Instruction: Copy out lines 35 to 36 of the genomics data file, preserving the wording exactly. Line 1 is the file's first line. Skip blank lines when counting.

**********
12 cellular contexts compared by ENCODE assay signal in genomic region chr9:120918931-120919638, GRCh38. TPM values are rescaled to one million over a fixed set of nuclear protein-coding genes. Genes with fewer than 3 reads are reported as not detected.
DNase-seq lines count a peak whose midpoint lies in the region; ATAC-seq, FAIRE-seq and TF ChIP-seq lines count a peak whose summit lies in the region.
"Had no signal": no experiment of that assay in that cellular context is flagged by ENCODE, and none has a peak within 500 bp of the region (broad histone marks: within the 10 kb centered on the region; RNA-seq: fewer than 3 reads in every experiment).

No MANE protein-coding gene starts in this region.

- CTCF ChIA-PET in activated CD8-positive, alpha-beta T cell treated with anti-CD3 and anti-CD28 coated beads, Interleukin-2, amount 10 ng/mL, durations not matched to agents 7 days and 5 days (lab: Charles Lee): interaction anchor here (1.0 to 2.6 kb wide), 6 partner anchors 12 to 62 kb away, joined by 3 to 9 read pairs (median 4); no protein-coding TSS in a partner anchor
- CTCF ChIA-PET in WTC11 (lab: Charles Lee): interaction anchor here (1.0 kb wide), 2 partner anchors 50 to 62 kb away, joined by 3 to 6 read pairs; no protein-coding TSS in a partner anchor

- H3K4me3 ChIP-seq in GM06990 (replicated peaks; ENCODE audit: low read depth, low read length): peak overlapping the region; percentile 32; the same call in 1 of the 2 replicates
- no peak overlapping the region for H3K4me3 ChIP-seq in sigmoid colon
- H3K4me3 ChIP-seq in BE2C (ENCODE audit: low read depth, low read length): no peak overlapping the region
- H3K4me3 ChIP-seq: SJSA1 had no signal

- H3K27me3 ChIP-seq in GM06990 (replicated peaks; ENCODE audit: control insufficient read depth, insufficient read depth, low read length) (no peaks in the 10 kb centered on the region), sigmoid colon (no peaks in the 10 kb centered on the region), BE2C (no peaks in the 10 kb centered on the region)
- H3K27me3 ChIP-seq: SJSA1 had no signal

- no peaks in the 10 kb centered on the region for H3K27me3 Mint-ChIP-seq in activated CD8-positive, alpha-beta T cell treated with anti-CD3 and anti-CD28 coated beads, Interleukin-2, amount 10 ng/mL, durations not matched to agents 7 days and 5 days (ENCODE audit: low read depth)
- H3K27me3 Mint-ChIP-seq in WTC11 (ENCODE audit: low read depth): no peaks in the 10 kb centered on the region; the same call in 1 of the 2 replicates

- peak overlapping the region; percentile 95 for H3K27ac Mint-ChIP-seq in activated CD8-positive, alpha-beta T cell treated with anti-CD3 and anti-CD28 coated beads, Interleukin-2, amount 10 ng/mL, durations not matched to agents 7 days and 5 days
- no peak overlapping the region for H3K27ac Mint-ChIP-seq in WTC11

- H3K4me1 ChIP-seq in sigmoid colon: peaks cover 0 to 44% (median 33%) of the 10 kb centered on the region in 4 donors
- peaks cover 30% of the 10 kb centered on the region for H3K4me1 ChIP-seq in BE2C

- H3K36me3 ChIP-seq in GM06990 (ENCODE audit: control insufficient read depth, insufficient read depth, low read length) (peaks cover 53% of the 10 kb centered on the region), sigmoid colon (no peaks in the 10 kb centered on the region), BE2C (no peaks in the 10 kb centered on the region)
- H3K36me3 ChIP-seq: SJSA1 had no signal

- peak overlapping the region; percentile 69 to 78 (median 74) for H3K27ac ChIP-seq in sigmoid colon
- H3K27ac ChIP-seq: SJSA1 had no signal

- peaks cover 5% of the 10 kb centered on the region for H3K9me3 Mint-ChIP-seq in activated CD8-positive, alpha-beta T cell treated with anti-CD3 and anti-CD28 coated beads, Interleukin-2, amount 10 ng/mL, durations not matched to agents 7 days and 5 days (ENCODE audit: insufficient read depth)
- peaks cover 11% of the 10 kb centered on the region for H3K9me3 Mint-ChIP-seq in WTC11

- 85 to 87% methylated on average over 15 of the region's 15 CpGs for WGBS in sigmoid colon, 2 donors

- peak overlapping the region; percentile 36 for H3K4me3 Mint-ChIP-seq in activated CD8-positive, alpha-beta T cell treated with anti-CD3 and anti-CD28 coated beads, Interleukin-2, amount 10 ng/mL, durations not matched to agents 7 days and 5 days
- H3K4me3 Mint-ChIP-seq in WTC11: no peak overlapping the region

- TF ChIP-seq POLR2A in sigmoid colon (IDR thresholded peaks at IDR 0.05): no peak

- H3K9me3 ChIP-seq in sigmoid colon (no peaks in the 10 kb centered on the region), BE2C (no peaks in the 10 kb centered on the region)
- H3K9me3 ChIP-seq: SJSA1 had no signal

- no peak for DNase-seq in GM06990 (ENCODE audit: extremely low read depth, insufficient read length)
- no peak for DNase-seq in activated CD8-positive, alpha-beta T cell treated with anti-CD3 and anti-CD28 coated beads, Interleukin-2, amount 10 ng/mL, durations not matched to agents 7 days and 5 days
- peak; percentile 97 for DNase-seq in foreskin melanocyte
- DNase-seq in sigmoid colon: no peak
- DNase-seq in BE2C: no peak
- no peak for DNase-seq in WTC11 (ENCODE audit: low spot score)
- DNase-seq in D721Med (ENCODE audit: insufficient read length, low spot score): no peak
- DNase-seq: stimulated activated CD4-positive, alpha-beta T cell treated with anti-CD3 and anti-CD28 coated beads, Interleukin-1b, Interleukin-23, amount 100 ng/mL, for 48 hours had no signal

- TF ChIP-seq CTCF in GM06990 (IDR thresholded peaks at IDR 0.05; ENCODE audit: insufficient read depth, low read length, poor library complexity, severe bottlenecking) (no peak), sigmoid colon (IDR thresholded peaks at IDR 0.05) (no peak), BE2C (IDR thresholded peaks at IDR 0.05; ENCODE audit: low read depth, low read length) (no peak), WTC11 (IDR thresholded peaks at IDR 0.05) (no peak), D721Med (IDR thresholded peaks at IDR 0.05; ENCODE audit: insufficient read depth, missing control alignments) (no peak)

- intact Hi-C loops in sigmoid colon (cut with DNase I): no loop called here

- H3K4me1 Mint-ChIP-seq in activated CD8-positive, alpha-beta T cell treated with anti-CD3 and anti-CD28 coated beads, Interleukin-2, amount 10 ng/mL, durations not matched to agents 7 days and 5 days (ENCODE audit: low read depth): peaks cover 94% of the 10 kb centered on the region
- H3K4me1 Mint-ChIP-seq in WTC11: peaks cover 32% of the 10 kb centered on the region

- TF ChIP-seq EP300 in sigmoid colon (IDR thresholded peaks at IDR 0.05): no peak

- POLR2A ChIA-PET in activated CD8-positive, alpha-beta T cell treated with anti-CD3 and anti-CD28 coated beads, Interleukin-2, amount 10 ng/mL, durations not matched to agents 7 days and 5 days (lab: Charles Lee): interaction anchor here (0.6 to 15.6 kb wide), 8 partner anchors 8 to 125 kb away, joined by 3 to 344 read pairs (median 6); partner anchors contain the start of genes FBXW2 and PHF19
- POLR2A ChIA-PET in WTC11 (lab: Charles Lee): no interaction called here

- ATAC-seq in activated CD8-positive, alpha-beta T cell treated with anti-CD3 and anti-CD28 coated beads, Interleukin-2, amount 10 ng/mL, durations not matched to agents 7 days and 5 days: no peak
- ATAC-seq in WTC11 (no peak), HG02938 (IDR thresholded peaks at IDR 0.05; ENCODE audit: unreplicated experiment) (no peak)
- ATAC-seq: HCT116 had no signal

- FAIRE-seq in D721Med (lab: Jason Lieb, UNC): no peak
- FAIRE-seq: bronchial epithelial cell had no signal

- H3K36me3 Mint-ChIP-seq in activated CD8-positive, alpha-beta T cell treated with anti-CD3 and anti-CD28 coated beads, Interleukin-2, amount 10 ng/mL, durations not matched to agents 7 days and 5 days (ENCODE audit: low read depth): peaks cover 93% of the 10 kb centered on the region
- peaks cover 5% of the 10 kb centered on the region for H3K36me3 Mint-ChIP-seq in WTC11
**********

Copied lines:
- DNase-seq in BE2C: no peak
- no peak for DNase-seq in WTC11 (ENCODE audit: low spot score)